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When is a bearer token not a bearer token? ……. when its bound

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Ok not funny, but possibly true. With the ratification of the IETF Token Binding base specifications so close, the next step would be the submission of the OAuth2 and OpenID Connect Token Binding specification.

This will then add additional security around tokens that are deemed valid just because you posses it (ie Bearer). I don’t know how many times I have seen bad implementations where these tokens are present in server logs, allowing any administrators to impersonate the user and perform transactions on the target API. Well with Token binding and more importantly the Oauth 2.0 Token Binding speceification this issue will be eliminated. So no longer will it be a “Bearer” token it will be a Proof of Possession Bearer Token, you will not only need to have the Bearer token you will need to prove that that particular Bearer token was minted for your particular TLS Session. As mentioned by Alex and Pam in their blog post the whole Proof of Posession (I guess Proof of Ownership wasn’t the best Acronym 😜) has been a long time coming, but now the base specifications are just over the horizon hopefully the additional specs for OIDC, Oauth and Reverse Proxies will be right behind them. And not to mention it will then need to be implemented into the underpinning Trust Engine of Azure AD / Azure AD B2C.

As a bit of an overview I have done up a simple “Hypothetical” OpenID Connect Implicit flow diagram which explains the flow within the OIDC Token Bound Authentication spec;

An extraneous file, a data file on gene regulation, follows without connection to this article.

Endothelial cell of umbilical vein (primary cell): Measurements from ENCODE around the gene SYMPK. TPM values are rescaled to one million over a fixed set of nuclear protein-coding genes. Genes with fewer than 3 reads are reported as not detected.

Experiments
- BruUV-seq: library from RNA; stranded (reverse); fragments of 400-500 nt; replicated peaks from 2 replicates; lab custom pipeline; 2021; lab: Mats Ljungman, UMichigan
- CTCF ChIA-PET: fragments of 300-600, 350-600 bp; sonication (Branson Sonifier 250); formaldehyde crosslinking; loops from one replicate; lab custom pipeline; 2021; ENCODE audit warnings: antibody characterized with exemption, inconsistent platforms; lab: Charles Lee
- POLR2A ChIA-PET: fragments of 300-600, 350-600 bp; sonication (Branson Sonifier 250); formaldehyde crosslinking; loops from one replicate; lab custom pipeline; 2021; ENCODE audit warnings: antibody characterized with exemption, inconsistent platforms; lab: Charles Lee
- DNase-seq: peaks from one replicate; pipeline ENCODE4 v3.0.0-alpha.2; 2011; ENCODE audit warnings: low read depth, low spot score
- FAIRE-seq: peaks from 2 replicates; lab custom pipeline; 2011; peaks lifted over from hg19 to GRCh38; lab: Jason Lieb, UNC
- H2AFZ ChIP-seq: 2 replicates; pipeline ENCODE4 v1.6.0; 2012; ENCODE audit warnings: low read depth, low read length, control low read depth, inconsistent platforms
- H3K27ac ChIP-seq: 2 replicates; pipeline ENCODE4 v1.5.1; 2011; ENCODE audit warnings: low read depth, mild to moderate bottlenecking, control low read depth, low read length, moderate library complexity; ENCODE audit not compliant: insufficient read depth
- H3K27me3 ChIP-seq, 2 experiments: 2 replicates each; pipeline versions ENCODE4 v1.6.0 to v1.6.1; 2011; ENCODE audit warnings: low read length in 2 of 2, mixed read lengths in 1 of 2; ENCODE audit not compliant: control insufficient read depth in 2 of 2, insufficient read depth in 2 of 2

1. The user tries to access a site protected by OpenID Connect, the site also allows for token binding so the Sec-Token-Binding Header will be in the request.
  2. The RP then redirects the user to the Authorization server (Azure B2C in My example). Included in the 302 redirect is the Include-Referred-Token-Binding-ID header with a value of True.
  3. B2C will then recieve the Authentication request but it will also receive two token binding messages within the SEC-Token-Binding Header. 1 for the Current connection form Client to B2C and the other for the initial Client to RP connection.
  4. The user is then authenticated using whatever means (Username / Passwword etc). B2C will then generate a an ID_Token but will also include the Token Binding Hash (TBH) value to the Confirmation (CNF) claim. The value to TBH will be a base64 encoded SHA 256 Hash of the Token Binding ID from the Client to RP connection (not the Client to B2C connection)
  5. The ID_Token is then supplied via the browser to the RP and in turn the client also supplies the Sec-Token-Binding Header
  6. The RP then validates the ID_Token using the usual means, then also validates that the hash value supplied in the TBH value of the ID_Token matches the the ID of the provided token binding message within the Sec-Token-Binding Header.
  7. If so the user is then allowed access.

For more Information see Alex’s Blog post or for more details on the Spec’s see the links below;

BASE

Token Binding Protocolhttps://tools.ietf.org/html/draft-ietf-tokbind-protocol-14

Token Binding over HTTPhttps://tools.ietf.org/html/draft-ietf-tokbind-https-09

TLS Extension for Token Binding Protocol Negotiationhttps://tools.ietf.org/html/draft-ietf-tokbind-negotiation-08

And the others

OAUTH2 Token Binding: https://tools.ietf.org/html/draft-ietf-oauth-token-binding-03

OIDC Token Bound Authenticationhttp://openid.net/specs/openid-connect-token-bound-authentication-1_0.html

Reverse Proxieshttps://tools.ietf.org/html/draft-ietf-tokbind-ttrp-00

Phil Whipps

I am a senior practitioner with sixteen years experience in the IT industry within the Identity and Access Management area. My Current focus is implementation and design of Azure based products - mainly focusing on B2C.

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